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Non-Review Review: Tremors

Man, I love Tremors. I’m a professed B-movie geek who grew up on the particularly cheesy Wes Craven and John Carpenter films of the seventies and eighties, who has always harboured a soft spot for playful monster movies, so I reckon I’m the film’s target audience. Tremors is one of those affectionate throwbacks, those movies that don’t just aim to evoke a particular genre and time period (as The Expendables was a generis eighties action movie produced twenty-five years too later) so much as offer an up-to-date and self-aware reinvention of them (as Spielberg produced a thirties adventure serial with modern sensibilities in Raiders of the Lost Ark, or Rodriguez offered a brutally hilarious modern-day Mex-ploitation film in Machete). Tremors is basically a fifties B-movie produced with late eighties A-list talent and self-awareness.

The town's gone to ground...

That isn’t to say that Tremors is anything more than a really, really well-made creature feature, or that it ever dares to move beyond the classic monster movie formula. Indeed, Ron Underwood’s film adheres relatively faithfully to the genre conventions we’ve come to expect. The characters are still trapped by the plot in a confined location, with circumstance and plot contrivance conspiring to keep our two plucky heroes in the region, against their desire to leave. “I mean, is there some higher force at work here?” Earl Basset loudly laments when bad luck continues to ensure that he and his partner Val are unable to depart their desert community despite several attempts. The movie uses all these classic and forced plot devices, but it’s always aware of how classic and forced they might be, making it refreshing in its candor and wit.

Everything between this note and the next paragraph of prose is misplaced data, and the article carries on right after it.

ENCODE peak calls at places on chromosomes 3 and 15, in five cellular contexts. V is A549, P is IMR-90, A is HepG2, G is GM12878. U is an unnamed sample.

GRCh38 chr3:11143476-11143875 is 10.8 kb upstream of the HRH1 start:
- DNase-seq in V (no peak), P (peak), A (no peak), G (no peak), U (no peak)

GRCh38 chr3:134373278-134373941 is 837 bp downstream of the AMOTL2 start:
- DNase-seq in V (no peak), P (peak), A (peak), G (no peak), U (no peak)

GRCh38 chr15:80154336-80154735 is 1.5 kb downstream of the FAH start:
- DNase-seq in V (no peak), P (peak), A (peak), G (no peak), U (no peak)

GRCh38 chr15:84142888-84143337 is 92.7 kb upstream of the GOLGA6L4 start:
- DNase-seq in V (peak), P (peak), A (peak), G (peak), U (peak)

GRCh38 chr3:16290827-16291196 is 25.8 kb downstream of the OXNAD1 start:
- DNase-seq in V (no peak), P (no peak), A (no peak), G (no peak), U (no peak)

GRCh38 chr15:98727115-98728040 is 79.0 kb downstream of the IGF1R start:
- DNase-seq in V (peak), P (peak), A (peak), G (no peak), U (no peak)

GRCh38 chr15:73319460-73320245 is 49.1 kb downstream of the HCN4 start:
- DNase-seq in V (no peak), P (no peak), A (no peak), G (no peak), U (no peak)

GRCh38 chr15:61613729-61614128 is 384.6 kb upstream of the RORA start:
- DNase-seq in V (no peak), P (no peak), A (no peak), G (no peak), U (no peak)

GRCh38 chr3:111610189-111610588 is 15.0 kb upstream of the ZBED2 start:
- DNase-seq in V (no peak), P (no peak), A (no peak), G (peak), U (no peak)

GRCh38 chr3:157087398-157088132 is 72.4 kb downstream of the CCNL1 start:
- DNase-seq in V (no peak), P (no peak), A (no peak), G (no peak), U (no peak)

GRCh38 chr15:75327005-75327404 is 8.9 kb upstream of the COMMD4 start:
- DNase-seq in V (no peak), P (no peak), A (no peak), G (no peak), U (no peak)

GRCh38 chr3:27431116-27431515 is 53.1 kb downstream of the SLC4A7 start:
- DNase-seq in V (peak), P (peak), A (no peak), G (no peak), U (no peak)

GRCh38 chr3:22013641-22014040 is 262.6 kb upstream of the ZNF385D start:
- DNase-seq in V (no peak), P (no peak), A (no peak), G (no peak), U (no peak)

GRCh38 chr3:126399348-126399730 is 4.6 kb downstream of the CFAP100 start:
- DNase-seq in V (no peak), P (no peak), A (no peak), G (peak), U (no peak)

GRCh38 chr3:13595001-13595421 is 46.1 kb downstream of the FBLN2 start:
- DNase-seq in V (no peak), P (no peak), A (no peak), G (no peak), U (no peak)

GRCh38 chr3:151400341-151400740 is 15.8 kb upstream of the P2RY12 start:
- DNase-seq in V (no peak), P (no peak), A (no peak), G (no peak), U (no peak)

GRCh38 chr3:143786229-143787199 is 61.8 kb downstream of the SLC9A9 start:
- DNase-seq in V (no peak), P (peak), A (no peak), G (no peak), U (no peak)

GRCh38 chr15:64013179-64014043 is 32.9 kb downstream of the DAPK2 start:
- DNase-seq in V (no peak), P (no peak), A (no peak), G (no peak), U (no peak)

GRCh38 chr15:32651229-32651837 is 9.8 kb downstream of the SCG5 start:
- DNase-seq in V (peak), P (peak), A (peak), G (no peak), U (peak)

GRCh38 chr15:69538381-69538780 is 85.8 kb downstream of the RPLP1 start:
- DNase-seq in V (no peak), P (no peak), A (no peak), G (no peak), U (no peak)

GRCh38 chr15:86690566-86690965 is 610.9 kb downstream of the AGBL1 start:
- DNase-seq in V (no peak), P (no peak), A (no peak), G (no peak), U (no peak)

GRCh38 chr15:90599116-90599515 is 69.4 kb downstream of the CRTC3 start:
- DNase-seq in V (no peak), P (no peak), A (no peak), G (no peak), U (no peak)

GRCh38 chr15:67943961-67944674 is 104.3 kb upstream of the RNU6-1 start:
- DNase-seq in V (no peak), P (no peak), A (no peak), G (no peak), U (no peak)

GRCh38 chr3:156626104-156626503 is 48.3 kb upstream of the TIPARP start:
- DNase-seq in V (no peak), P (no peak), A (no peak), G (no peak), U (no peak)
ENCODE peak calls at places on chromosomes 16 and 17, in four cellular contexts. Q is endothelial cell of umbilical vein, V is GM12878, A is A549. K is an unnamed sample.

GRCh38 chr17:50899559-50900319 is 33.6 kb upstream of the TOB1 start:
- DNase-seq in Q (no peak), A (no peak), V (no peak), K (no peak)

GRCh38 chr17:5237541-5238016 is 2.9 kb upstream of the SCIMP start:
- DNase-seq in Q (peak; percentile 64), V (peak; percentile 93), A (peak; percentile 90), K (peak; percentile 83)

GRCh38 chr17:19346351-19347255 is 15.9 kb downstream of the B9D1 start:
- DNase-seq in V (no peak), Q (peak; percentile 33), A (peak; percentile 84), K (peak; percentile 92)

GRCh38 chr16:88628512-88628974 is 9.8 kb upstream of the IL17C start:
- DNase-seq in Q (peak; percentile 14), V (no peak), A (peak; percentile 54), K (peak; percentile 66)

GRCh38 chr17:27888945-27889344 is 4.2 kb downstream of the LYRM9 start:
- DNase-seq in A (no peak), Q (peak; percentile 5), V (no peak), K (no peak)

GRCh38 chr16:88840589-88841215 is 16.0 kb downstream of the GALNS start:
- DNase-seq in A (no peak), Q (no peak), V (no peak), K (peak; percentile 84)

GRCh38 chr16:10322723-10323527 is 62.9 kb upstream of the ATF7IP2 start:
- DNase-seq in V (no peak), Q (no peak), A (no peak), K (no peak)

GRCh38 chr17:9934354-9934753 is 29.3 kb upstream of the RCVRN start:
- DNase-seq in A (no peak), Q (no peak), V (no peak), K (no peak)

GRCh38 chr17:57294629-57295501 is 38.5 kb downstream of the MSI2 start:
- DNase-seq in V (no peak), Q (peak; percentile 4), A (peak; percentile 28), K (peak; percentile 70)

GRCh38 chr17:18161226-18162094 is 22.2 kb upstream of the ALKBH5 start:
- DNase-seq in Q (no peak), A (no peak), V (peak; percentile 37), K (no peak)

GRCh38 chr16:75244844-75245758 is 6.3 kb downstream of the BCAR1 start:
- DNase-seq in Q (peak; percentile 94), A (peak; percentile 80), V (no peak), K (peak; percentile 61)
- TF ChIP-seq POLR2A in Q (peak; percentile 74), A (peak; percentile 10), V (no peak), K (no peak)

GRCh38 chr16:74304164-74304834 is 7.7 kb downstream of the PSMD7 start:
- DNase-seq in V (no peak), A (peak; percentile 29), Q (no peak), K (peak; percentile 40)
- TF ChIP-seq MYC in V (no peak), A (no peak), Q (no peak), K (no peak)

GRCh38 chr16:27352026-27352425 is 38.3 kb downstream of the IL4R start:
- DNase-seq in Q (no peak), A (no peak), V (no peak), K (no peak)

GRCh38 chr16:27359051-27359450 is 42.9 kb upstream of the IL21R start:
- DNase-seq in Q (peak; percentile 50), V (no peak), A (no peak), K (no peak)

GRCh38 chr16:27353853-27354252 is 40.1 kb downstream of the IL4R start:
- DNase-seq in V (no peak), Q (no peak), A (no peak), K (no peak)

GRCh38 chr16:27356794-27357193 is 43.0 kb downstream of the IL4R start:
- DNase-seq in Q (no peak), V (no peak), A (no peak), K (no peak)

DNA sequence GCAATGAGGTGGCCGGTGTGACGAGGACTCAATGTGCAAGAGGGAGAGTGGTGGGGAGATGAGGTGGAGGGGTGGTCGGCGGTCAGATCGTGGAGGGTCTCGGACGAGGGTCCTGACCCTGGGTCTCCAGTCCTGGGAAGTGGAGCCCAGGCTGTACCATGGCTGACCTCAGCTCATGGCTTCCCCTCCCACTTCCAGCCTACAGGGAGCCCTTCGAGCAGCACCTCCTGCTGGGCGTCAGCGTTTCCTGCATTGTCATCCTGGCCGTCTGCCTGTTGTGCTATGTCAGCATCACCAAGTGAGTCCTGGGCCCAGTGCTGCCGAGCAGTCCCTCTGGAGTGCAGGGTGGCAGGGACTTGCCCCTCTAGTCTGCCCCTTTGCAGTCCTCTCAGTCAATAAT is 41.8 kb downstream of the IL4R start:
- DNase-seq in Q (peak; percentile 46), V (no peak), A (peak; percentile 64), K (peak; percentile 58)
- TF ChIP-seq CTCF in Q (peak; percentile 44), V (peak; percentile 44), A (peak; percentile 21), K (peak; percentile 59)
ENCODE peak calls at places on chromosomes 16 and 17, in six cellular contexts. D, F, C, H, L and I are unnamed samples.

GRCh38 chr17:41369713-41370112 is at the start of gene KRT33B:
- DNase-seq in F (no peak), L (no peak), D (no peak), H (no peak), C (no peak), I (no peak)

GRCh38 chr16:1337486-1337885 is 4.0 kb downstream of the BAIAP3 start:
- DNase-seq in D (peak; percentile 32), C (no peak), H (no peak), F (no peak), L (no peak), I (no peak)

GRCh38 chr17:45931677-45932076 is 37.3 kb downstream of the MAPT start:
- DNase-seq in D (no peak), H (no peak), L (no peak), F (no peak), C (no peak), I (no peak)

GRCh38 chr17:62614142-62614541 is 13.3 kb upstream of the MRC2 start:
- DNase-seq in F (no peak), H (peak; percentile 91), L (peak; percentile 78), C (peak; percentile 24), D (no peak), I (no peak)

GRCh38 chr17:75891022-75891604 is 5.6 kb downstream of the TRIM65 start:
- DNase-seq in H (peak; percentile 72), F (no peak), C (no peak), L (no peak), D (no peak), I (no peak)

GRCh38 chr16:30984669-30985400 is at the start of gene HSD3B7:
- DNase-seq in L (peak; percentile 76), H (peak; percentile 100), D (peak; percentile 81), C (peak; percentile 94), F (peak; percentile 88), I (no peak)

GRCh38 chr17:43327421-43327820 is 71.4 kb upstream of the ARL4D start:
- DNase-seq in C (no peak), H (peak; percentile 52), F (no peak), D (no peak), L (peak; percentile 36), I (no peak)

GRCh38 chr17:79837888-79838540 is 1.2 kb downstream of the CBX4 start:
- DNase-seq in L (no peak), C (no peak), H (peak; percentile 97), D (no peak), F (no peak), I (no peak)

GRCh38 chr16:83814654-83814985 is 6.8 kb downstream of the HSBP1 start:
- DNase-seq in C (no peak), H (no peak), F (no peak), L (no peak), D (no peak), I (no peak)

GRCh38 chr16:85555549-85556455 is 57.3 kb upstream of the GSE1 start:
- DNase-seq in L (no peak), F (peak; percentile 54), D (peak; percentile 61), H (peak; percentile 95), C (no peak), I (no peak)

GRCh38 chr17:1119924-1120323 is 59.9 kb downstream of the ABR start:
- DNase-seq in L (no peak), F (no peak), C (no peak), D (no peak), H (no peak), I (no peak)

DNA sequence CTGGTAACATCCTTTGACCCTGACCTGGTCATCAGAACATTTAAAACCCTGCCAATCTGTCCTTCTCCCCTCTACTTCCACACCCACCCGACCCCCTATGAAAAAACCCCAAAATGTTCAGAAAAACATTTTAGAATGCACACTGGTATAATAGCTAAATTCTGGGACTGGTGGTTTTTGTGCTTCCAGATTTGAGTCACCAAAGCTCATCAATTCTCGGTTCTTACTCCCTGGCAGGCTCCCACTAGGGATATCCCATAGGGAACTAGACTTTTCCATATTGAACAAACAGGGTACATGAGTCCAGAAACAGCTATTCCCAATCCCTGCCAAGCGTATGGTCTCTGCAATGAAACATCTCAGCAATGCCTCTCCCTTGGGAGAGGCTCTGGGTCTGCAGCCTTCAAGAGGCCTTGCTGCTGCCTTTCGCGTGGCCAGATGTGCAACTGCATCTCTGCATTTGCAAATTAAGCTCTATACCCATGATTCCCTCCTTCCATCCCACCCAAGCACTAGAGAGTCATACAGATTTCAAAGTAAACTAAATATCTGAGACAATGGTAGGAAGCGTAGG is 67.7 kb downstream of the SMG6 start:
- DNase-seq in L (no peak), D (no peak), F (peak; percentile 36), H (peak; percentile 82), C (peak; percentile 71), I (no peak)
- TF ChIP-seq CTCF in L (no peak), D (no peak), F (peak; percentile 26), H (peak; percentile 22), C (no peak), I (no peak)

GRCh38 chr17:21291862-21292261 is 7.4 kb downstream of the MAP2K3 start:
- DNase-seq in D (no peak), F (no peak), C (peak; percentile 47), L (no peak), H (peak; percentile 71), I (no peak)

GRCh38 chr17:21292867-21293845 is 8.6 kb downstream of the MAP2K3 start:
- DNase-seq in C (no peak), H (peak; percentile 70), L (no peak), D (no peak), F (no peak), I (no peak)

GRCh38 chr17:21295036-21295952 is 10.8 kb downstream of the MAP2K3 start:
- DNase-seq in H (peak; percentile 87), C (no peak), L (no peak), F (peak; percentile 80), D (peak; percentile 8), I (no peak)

Indeed, Underwood is certainly less than subtle about the movie’s influences, as he documents a small town under siege from gigantic worm-like monsters traveling through the soil. His music cues evoke Jaws, as if conceding he’s constructing a playful land-based version of the classic shark movie…. but on land. Indeed, the script concedes the influence, acknowledging that the mysterious monsters (nicknamed “graboids” by fans), are basically sea monsters that can travel on land. “I thought eels lived in the water,”one character remarks.

Keep on truckin'

There’s a sense that Underwood and his team are playing with the audience’s conventions and expectations, knowing that they’ll deliver everything that’s expected, even if toying with us a bit along the way. For example, as is requisite in a B-movie like this, we’re treated to a plucky female scientist who provides exposition on the monsters. Here instead of being the traditional glasses-wearing-model-turned-actress sort of beauty, we’re treated to a still-quite-hot but not-unbelievably-hot scientist – and the movie still makes a point of stripping her down to her undies during the big chase sequence.

Tremors works so well not because any of its ideas are especially innovative, but because the execution is top-notch. That execution includes a superb cast (headlined by Fred Ward and Kevin Bacon), fantastic direction by Underwood and an impressive script by S.S. Wilson and Brent Maddock. Maddock and Wilson are able to spoof the sorts of clichés and plot devices we expect in films like this, while still using them effectively. One of the best moments in the film sees the three leads each postulate alternative backgrounds for the monsters.

Young guns...